Discourses in Design Education: perspectives on design and the secondary school curriculum, 1988-2012
Prof Avril Loveless
The Design Archives at the University of Brighton contain records of the Design Council’s involvement with education initiatives during the years leading up to the introduction of the national curriculum, and after its implementation. Using this body of material, alongside other national archival repositories, my research explores the discourses of design education during the formative years of a national curriculum for schools. My involvement in this topic stems from a broader historical interest in how design is presented to children and young people; whether through the formal framework of a national education system, or through objects and structures, the material culture that forms part of their everyday life.
Towards the end of 1987, and in what was described as a ‘ground-breaking initiative’ the Design and Technology Working Group – an official committee formed by government to advise on the rationale underpinning school subjects- proposed an area of the curriculum that supported ‘the principles and practices of good design application, of theoretical knowledge and practical craft skills.’ (DES/WO 1987) However, as seen in recent years, ongoing government reform to the national curriculum framework continues to challenge the implementation of design-related programmes in schools. This research project looks to the past to gain insight into the present, and explores the history of design education in relation to secondary school subjects, tracing the agenda and activity of different groups involved in developing design-related educational policy and programmes. The thesis makes use of archival records, public reports and oral testimony to discuss the ambition, opportunities and obstacles these organisations faced in their attempt to justify and advance a schools-based design curriculum.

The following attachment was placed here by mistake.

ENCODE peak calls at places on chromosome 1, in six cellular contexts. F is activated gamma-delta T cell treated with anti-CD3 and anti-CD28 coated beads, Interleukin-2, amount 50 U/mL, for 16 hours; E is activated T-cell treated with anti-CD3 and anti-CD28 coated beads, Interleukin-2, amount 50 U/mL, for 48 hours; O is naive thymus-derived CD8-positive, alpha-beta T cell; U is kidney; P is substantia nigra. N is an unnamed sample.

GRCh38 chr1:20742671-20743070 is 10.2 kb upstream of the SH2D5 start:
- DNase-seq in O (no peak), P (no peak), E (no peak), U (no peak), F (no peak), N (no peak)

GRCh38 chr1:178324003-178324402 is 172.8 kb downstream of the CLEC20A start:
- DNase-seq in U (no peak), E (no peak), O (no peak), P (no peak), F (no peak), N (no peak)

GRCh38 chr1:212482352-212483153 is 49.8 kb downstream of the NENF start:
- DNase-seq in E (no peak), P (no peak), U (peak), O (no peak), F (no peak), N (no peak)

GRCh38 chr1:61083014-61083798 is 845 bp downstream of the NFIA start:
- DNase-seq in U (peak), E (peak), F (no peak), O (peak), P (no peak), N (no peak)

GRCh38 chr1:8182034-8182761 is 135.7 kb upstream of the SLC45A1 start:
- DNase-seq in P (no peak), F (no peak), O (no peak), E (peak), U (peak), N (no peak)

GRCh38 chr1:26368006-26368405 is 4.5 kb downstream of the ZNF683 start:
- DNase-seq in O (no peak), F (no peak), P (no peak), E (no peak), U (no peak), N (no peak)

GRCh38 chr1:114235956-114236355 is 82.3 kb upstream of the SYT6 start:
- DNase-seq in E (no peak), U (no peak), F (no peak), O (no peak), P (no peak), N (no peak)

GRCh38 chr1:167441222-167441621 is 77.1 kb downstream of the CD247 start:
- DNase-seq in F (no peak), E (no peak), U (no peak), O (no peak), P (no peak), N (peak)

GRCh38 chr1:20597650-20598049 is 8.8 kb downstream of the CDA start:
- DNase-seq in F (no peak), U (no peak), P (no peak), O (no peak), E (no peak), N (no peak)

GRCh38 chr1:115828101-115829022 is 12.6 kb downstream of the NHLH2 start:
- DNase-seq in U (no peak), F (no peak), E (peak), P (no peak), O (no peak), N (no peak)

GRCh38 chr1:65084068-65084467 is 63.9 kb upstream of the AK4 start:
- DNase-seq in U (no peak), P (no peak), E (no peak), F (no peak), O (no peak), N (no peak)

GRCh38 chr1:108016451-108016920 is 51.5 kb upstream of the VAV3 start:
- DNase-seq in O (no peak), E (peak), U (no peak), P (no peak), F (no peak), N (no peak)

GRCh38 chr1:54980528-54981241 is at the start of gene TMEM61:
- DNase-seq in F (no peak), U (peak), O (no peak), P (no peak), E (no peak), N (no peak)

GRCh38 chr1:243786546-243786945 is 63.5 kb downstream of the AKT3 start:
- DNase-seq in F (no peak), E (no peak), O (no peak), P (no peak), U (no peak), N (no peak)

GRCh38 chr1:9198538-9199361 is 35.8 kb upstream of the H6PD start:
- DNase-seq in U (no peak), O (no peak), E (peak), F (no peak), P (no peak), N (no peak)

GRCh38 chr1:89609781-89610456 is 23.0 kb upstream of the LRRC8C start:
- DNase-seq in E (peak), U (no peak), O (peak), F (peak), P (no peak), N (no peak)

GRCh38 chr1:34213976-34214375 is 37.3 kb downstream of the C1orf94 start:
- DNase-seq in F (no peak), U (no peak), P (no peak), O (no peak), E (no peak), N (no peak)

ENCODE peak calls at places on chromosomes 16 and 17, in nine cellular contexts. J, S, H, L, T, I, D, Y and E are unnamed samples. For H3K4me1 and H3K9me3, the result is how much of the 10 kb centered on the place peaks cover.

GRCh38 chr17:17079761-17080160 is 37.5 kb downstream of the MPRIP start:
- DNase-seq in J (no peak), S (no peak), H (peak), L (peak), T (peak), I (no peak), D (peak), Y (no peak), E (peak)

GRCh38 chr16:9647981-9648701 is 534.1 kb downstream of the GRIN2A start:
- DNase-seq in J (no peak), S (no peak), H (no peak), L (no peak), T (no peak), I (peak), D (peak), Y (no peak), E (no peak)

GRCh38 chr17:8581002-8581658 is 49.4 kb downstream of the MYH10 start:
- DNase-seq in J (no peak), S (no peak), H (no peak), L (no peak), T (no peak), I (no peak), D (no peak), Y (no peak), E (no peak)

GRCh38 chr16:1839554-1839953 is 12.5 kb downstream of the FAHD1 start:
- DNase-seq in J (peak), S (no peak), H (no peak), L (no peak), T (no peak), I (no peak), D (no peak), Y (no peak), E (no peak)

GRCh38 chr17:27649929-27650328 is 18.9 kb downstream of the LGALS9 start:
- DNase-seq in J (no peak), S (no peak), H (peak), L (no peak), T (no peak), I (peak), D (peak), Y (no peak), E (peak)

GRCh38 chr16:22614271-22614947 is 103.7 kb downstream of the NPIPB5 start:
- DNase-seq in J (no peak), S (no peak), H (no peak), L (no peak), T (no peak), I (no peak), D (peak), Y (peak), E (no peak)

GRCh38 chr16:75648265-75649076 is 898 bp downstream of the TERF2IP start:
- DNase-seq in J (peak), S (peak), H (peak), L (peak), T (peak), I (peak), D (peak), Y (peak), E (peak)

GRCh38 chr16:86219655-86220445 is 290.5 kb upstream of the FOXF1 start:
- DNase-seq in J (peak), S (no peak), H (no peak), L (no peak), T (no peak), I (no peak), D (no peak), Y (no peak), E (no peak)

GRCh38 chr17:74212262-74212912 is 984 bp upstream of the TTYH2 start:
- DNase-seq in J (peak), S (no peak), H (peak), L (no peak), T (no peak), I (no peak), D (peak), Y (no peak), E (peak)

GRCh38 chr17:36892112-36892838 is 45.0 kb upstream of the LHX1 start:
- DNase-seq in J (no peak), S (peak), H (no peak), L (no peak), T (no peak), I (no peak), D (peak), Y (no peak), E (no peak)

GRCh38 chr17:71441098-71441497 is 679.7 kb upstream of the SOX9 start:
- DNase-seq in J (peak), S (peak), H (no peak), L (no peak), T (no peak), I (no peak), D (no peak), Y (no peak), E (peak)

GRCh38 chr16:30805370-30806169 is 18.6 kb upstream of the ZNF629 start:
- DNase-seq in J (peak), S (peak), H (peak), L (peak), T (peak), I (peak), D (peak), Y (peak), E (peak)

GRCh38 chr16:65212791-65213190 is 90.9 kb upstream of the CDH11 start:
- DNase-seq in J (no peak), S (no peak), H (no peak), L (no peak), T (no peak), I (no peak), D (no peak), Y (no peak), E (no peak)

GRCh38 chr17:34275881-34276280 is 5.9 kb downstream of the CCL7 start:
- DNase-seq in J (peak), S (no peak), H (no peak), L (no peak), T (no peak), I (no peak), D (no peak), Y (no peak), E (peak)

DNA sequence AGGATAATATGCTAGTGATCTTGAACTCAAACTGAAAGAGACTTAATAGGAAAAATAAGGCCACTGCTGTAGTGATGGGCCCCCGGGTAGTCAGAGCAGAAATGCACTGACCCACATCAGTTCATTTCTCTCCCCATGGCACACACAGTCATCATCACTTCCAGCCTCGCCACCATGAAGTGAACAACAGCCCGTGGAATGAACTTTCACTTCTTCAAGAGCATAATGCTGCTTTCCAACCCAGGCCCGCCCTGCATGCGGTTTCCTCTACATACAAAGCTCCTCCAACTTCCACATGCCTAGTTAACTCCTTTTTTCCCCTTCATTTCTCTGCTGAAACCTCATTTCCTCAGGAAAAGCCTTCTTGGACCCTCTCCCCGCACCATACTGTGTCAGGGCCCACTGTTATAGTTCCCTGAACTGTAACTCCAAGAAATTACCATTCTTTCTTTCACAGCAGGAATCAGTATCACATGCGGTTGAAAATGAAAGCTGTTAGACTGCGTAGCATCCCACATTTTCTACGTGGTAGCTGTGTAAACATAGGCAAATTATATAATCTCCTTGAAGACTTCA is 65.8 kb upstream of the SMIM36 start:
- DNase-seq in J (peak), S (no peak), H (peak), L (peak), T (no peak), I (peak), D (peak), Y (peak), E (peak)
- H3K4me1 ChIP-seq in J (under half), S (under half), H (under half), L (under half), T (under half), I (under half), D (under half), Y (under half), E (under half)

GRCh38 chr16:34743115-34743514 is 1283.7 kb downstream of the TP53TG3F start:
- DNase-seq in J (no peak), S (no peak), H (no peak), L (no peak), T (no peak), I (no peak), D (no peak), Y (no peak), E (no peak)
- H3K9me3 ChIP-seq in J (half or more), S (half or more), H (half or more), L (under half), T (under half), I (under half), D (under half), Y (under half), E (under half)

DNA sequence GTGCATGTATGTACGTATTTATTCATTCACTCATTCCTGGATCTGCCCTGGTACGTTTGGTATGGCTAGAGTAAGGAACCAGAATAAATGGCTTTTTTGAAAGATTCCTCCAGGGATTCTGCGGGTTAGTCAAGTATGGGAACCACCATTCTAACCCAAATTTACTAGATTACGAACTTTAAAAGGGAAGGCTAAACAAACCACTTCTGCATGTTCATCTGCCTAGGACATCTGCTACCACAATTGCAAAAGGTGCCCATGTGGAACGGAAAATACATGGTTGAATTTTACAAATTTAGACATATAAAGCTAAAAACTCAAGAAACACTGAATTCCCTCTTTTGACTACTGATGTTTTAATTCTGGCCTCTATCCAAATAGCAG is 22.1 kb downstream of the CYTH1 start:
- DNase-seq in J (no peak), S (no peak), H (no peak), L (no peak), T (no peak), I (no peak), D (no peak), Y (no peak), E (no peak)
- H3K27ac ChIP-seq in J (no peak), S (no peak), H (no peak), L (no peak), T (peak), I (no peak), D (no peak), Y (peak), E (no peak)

Research into this important period has so far evaded thorough critique through the disciplinary lens of design history, and locating the study within this scholarly field presents an opportunity to explore appropriations of design in the context of education, and according to the changing agenda of its professional custodians.
This research project is funded by a University of Brighton studentship.